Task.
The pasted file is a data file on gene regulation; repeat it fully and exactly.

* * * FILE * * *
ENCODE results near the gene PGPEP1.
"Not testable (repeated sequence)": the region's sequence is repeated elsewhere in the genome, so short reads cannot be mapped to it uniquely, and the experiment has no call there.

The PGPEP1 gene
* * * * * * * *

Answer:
ENCODE results near the gene PGPEP1.
"Not testable (repeated sequence)": the region's sequence is repeated elsewhere in the genome, so short reads cannot be mapped to it uniquely, and the experiment has no call there.

The PGPEP1 gene